RCMP officer who shot Kelowna criminal won't face charges | iNFOnews | Thompson-Okanagan's News Source

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RCMP officer who shot Kelowna criminal won't face charges

Jon Michael Aronson
Image Credit: SUBMITTED

The Mountie who shot Jon Aronson as he tried to flee arrest in Kelowna was cleared of wrongdoing this week and won't face criminal charges, says the RCMP watchdog.

"Overall this was a dynamic and dangerous situation created by the actions of (Aronson) fleeing on foot and then using the car he stole as a weapon. (The officer) acted in a justified and necessary manner to protect himself and others," Ronald MacDonald, the chief civilian director of the Independent Investigations Office said in a report published Dec. 20.

"Accordingly, as the Chief Civilian Director the IIO, I do not consider that there are reasonable grounds to believe that an officer may have committed an offence under any enactment and therefore the matter will not be referred to Crown counsel for consideration of charges."

The situation got underway Jan. 23 when the RCMP's emergency response team members executed a tactical vehicle takedown in Orchard Park Mall, near the CIBC.

Aronson had escaped RCMP in days prior and become the focus of a manhunt.

Once he realized he'd been detected, he tried to flee the area in a taxi which accelerated RCMP concerns for the well-being of others in the vehicle.

"One ERT vehicle drove into the parking lot and struck the front of a taxi, while another stopped beside it and a third pulled up behind," MacDonald wrote.

"An explosive distraction device was deployed."

Officers took control of the taxi driver and Aronson's two companions, but Aronson ran from the taxi towards a bank building, pursued on foot by ERT members.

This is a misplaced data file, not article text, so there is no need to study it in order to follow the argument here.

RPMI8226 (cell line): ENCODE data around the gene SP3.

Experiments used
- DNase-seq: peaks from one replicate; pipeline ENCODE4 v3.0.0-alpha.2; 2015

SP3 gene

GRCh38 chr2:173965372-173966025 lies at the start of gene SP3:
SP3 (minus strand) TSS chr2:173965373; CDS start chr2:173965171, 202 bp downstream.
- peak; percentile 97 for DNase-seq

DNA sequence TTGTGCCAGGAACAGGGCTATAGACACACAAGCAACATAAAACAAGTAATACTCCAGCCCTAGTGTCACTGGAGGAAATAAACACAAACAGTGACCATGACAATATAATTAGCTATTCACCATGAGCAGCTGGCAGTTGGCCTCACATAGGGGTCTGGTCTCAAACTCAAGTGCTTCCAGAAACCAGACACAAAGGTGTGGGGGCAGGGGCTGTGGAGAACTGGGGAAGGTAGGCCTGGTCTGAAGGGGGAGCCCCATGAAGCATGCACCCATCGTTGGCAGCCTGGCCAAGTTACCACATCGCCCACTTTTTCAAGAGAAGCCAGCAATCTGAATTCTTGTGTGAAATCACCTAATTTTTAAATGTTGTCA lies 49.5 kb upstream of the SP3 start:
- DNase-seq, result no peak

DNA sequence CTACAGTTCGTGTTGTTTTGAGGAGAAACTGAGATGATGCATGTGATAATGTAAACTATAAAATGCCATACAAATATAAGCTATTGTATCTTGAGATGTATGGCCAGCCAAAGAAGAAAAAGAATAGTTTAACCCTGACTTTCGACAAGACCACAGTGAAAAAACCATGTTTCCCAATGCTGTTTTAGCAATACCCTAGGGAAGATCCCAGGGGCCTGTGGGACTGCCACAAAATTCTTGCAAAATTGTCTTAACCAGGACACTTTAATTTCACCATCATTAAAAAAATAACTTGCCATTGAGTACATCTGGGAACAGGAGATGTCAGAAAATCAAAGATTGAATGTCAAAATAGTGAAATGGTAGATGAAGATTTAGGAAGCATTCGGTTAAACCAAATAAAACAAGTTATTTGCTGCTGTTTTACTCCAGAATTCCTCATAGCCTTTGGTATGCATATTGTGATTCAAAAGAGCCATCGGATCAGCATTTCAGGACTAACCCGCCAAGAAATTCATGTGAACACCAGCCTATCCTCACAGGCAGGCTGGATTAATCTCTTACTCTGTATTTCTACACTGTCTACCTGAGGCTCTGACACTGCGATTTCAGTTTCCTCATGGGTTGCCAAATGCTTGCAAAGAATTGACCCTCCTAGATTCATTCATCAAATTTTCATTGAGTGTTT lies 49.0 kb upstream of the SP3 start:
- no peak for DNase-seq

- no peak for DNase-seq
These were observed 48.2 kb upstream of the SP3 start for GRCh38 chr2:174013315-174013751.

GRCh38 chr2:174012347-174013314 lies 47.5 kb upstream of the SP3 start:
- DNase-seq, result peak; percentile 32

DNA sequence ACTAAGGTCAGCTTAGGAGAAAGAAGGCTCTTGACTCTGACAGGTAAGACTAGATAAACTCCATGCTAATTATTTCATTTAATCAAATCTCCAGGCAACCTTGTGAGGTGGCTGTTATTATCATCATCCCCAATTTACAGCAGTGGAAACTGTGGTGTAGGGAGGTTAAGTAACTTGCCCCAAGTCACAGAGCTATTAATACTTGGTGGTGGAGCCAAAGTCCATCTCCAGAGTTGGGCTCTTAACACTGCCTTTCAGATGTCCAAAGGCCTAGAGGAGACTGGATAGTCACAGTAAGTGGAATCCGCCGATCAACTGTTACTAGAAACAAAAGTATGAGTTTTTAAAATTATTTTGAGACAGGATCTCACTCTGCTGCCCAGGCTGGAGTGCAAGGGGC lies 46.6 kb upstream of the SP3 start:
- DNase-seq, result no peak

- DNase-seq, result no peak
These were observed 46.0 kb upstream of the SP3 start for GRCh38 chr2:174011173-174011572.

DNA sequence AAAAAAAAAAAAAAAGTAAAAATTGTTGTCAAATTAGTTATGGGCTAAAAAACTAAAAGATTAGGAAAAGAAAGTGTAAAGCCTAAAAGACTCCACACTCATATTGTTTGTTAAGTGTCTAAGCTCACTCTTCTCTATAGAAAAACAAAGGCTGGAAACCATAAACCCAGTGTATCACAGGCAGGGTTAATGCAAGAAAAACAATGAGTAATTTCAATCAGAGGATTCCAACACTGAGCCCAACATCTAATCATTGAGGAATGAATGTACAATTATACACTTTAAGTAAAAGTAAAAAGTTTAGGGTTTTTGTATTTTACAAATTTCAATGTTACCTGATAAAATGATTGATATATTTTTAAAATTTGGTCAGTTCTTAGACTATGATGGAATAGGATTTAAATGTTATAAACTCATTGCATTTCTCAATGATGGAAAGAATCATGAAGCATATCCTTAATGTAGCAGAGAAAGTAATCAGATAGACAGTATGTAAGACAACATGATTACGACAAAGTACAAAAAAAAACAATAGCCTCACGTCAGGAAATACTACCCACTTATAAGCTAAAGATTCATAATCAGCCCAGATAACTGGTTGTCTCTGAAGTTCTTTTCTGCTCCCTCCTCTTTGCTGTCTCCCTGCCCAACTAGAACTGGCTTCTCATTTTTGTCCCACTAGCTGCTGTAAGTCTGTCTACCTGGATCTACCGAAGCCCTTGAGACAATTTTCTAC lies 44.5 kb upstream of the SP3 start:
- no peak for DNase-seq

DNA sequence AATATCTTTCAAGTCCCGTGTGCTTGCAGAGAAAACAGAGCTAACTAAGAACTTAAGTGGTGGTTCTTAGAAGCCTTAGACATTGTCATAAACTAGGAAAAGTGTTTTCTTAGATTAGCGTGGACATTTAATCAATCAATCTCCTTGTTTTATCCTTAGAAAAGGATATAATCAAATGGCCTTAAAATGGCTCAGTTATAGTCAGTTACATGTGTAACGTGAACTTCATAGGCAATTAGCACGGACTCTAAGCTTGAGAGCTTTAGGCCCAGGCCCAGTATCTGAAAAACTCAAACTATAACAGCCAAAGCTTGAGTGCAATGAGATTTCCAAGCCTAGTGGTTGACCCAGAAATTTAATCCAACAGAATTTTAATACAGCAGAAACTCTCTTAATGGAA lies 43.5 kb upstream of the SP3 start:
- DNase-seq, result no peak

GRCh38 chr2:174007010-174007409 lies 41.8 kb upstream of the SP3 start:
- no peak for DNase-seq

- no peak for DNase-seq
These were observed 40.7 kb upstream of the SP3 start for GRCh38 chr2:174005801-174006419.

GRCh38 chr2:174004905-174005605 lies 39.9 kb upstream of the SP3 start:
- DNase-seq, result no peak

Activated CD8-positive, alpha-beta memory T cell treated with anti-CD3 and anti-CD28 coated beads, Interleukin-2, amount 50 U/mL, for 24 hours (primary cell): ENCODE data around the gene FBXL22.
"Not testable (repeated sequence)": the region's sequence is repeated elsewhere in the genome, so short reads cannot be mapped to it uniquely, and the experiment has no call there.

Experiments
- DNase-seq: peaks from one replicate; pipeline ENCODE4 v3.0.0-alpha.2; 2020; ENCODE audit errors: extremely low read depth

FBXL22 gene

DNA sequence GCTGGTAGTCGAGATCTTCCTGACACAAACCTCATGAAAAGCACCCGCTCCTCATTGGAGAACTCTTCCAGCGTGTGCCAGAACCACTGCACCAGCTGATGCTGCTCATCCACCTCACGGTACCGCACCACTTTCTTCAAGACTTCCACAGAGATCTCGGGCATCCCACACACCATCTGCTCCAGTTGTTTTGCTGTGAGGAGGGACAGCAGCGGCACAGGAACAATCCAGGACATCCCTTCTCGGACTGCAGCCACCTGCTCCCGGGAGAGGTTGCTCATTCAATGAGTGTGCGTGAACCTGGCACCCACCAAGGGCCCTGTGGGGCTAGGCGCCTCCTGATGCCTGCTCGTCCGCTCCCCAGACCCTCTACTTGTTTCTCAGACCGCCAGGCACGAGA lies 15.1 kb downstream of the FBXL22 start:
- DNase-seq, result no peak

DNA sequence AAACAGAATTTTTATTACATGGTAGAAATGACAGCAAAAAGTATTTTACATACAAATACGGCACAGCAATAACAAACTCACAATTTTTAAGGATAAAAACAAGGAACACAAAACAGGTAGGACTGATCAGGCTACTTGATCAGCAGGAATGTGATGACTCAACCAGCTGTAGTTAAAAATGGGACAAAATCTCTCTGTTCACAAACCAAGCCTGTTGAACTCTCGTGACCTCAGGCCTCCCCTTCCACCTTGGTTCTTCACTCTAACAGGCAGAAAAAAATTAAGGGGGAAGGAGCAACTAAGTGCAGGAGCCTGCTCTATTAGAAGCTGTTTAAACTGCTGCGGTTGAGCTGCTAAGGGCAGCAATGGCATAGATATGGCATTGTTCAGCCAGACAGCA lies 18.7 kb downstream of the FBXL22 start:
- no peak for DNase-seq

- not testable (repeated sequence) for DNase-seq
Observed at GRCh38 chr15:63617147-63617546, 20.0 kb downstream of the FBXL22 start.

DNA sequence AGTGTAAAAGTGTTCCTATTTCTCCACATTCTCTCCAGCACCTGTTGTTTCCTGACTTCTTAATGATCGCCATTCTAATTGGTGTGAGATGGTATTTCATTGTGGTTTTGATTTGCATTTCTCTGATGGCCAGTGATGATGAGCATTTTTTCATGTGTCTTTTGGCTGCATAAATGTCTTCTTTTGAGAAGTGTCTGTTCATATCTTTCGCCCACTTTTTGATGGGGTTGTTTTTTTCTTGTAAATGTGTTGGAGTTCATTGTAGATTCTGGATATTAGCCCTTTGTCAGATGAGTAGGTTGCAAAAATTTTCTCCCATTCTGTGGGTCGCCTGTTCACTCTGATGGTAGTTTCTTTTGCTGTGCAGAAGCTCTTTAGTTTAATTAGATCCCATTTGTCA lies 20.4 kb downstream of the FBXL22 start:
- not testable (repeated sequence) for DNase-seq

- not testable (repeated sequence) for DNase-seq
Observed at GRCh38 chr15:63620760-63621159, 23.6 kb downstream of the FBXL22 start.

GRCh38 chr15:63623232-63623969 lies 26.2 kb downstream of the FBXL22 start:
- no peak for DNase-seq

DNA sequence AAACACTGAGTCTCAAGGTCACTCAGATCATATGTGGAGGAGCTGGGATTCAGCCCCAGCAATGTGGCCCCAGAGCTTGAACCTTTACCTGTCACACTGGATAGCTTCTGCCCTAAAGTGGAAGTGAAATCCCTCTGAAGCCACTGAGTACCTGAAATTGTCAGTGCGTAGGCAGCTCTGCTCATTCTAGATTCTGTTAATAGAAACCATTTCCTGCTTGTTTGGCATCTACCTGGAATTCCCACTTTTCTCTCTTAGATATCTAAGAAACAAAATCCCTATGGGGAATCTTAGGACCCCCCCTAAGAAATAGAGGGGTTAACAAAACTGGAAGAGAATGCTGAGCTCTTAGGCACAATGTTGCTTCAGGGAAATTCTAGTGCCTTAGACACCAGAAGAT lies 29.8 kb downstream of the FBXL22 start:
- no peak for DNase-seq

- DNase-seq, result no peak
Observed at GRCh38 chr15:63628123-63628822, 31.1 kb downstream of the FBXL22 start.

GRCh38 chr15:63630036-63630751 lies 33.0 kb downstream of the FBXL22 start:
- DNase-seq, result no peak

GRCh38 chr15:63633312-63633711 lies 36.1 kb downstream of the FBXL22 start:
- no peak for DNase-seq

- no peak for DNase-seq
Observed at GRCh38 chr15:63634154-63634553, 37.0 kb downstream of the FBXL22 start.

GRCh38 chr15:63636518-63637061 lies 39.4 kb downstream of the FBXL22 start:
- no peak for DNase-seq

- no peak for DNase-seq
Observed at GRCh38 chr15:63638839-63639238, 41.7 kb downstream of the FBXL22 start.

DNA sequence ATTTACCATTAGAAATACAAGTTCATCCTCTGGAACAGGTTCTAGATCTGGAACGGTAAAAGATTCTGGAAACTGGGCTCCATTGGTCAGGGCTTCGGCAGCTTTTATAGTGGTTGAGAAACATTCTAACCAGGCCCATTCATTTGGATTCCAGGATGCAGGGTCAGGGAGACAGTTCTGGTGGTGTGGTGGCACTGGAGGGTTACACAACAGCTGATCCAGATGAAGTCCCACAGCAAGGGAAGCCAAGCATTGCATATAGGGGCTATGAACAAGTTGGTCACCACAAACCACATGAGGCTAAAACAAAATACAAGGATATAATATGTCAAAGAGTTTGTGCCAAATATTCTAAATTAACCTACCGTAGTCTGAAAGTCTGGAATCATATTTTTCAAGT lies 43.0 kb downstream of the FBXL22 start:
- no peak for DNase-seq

A witness said it looked like Aronson was reaching into his pocket as he ran.

He emerged from the area of the bank shortly thereafter in a Dodge truck he'd found idling outside the bank. Aronson threw it in reverse and officers had to jump out of its way.

Aronson told IIO investigators that's when he saw the officer "dead in front of (him)"  and he shot through the window.

"The critical events that followed — including the discharge of six rounds from (the officer's) firearm, two of which struck (Aronson) took a matter of only a few seconds," MacDonald wrote.

For IIO investigators it was vital to determine as precisely as possible what happened in those few seconds so the officer's actions could be subjected to a fully informed evaluation.

There was no video footage of the shooting, and few good eyewitness accounts, so the analysis was based on scene and vehicle examinations, ballistic evidence, and medical evidence.

The evidence showed the bullets were fired into the Dodge with a downward trajectory.

Four bullets entered the vehicle through the hood, two went through the passenger side.

Of the two that went through the passenger side, one lodged in Aronson's hip and the other into his harm.

Aronson was later convicted of the crimes he was arrested for and during his September sentencing hearing, the court heard he was in an induced coma for six days and had 107 stitches and staples from the dog bites and 37 stitches and staples from the gunshot wounds.

He was in the hospital for 25 days and confined to a wheelchair for five months.

While he had a long list of crimes under his belt, the court found that the near-death ordeal he faced had to be factored into his sentence.

Aronson was in jail for 251 days and credited with time and a half for that period, amounting to 12.5 months served.

For fleeing police he was sentenced to eight months while the dangerous driving charge sentence was 4.5 months — he will serve them consecutively. Remaining lesser charges will be served concurrent to that 12.5 months.


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